There is little known about Master Li Tan-Foy except that he was taught Lung Shou Pai by his brother, and was also a student of Tai Chi Chuan. It is said that he had a hand in training Master Ling Chang-Wu because he was the elder disciple of Gramaster Li Nung-Ti.
Ling Chang-Wu was Grandmaster Li Nung-Ti and Master Li Tan-Foy's nephew, and was an inportant part in the development of Lung Shou Pai. In 1896, he moved his family to Canton, because he wanted to be relatively safe from the turmoil of the Boxers Rebellion. Knowing the boxers had very little chance of winning against the foreigners, his love for China made him return to the Society of the Fist of Righteous Harmony.
During the Boxers Rebellion he lost his right hand, but his ability and his techniques with his left hand were so fierce the boxers called him Ti Sha Shou (Left Hand of the Devil). He was killed in 1901, near Peking (Beijing). Grandmaster Ling Chang-Wu managed to perpetuate the art of Lung Shou Pai by teaching his only son, Ling Kat-Klung (1876-1969).
Grandmaster Ling Kat-Klung practiced Lung Shou Pai every day of the week, seven hours a day constantly improving on his father's teachings, and the Lung Shou Pai principles. While in Canton he sought out other martial artists who were also practicing in secrecy, because of the revolutionary state of China.
After his father's death, Grandmaster Ling came to the United States to start a new life. He lived with a cousin in California for a year, then moved to New Orleans, Louisiana. He taught his art of Lung Shou Pai to his son Robert Kuan Ling (1920-1961) and Norman Pedelahore (1945- ).
Master Robert Kuan Ling and his wife were tragically killed in 1961, in an automobile accident. They had two children, Charles Robert Ling (1945- ), and Cindy Li Ling (1947- ).
Charles and Cindy Ling studied the family art of Lung Shou Pai in the same classical manner as the generations before them. Charles was the link that would cause the art to be passed on to a person not of Asian descent.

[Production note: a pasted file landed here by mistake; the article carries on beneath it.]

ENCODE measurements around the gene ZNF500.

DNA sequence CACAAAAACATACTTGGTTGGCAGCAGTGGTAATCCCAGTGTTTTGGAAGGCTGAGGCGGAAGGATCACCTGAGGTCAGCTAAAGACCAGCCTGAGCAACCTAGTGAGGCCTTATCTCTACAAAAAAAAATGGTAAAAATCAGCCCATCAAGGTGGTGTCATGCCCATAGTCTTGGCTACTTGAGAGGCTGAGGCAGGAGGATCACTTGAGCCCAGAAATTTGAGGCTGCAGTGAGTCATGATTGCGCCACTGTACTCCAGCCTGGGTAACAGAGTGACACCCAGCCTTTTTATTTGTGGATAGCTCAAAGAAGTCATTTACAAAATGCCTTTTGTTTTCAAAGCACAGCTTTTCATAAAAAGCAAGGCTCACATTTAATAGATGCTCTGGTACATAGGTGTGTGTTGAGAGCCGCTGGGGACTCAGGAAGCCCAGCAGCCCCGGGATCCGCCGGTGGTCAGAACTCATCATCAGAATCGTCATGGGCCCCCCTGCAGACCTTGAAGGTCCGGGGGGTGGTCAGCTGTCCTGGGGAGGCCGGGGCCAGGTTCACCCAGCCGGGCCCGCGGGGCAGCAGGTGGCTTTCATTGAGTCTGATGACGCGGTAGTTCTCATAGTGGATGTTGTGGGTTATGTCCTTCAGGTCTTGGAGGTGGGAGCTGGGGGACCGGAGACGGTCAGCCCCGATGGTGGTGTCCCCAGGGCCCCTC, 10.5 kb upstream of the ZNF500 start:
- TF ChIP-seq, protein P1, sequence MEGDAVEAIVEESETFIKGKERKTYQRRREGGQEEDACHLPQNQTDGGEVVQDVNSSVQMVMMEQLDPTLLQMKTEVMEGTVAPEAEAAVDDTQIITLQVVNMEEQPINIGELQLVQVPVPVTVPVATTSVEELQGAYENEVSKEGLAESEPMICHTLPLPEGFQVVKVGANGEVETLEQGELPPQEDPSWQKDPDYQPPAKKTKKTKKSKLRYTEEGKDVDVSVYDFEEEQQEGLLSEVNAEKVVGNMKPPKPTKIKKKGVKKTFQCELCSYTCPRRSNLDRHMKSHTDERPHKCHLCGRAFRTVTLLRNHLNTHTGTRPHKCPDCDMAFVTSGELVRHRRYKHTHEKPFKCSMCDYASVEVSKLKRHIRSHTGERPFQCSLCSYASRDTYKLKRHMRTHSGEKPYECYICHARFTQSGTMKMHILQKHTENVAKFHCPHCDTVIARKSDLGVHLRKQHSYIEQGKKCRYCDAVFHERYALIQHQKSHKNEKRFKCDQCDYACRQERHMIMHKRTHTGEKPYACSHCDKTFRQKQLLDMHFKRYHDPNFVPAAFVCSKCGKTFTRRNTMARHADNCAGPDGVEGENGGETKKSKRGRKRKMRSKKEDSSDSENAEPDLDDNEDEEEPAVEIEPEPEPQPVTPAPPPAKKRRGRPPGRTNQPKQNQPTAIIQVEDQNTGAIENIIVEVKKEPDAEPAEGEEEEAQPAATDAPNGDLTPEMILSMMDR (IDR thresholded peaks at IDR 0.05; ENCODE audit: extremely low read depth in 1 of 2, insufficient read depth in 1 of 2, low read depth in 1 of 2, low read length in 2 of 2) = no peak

Norman John Pedelahore was born in New Orleans, LA on 8-7-45. He was introduced to Grandmaster Ling Kat-Klung when he was seven years old by his close friend Charles Ling. Because he wanted to test his grandson's ability, Grandmaster Ling allowed the outsider to study the family art of Lung Shou Pai, not knowing at the time that one day the student he called New Boy, would become a son and carry on his precious family art.
Norman studied directly under the supervision of Grandmaster Ling for ten years, learning the techniques and principles of the family art. In 1959, he was adopted into the family by the Pai Shi Tea Ceremony and became Grandmaster Ling Kat-Klung's second son. In 1962, Norman and his family moved to Slidell, La. a city about 30 miles from New Orleans.
Because of his health and age, in 1965, Grandmaster Ling retired from teaching and named Norman John Pedelahore his successor to the art of Lung Shou Pai. The responsibility of teaching and perpetuating Lung Shou Pai's values and principles are now placed squarely on his shoulders.
No conflict, no casualty...
Greetings, Gray Dragon.
I learned some Lung Shou Pai from Rick Ward in Boone NC. Master Pedlahore came to Boone several times from what I understand (before my time with Rick)
Basically, I learned some of the Plum Flower Handwork and the Crane, Tiger and Combo sets. I liked them a lot.
I've since moved on to Mantis only but have recently been hankering to resurrect those three forms.
and, um, you realize you dug up a 5 year old thread don't you?
10-24-2006, 11:24 AM
I know that Lung Shou Pai is real. I am a black belt under Norman Pedelahore and I know Rick Ward. He did a clinic for us years ago. Kung fu is very effective and pretty.